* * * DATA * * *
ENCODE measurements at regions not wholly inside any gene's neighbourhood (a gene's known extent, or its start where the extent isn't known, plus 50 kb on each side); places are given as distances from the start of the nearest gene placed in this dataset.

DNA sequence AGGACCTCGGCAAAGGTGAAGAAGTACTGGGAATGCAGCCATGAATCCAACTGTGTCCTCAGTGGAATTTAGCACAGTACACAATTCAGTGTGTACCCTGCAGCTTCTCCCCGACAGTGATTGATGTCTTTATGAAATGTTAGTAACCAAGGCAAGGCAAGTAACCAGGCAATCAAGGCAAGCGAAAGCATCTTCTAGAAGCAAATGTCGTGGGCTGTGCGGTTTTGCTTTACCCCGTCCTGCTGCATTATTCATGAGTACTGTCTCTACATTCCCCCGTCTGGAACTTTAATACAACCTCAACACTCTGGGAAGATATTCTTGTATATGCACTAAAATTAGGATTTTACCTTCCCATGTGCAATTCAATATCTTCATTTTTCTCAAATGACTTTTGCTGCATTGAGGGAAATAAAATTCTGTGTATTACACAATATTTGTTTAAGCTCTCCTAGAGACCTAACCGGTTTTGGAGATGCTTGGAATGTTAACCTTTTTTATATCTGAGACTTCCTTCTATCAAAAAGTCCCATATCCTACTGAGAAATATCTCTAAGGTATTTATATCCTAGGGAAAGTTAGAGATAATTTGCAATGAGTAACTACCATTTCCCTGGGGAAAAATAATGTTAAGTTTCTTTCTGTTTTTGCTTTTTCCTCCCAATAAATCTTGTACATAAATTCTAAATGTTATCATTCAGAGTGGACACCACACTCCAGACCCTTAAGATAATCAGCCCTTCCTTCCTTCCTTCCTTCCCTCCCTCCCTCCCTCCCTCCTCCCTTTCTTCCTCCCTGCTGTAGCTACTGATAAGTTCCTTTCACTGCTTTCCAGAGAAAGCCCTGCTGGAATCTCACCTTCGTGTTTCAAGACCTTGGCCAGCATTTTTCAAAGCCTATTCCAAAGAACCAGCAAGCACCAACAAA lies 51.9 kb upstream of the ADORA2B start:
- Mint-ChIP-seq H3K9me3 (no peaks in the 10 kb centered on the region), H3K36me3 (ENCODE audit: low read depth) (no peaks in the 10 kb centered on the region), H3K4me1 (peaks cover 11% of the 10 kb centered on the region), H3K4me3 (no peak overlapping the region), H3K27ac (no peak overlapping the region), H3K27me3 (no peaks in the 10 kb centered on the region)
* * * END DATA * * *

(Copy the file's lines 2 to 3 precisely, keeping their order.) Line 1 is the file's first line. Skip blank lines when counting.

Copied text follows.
DNA sequence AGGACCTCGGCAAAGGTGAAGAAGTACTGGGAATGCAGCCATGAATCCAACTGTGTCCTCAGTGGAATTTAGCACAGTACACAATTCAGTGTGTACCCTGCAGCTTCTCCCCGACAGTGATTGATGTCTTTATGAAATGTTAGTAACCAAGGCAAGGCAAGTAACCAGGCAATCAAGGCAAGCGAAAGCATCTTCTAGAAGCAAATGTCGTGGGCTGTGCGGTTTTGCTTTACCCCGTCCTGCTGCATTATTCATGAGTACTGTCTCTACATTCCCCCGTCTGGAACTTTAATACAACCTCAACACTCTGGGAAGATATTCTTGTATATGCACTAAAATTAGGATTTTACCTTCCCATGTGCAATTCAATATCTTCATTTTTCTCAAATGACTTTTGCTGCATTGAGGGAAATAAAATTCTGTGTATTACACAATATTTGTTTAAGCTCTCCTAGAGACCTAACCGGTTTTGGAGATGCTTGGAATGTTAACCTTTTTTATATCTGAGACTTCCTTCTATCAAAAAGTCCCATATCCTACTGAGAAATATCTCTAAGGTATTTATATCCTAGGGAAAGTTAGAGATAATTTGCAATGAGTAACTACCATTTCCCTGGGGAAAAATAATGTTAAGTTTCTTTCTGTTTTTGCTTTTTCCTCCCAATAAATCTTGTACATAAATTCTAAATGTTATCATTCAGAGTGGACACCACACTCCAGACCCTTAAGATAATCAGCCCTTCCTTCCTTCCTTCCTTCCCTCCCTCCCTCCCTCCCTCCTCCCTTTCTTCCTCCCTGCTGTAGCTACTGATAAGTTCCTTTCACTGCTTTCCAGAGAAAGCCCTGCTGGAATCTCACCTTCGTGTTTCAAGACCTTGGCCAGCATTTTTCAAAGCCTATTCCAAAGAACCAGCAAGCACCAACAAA lies 51.9 kb upstream of the ADORA2B start:
- Mint-ChIP-seq H3K9me3 (no peaks in the 10 kb centered on the region), H3K36me3 (ENCODE audit: low read depth) (no peaks in the 10 kb centered on the region), H3K4me1 (peaks cover 11% of the 10 kb centered on the region), H3K4me3 (no peak overlapping the region), H3K27ac (no peak overlapping the region), H3K27me3 (no peaks in the 10 kb centered on the region)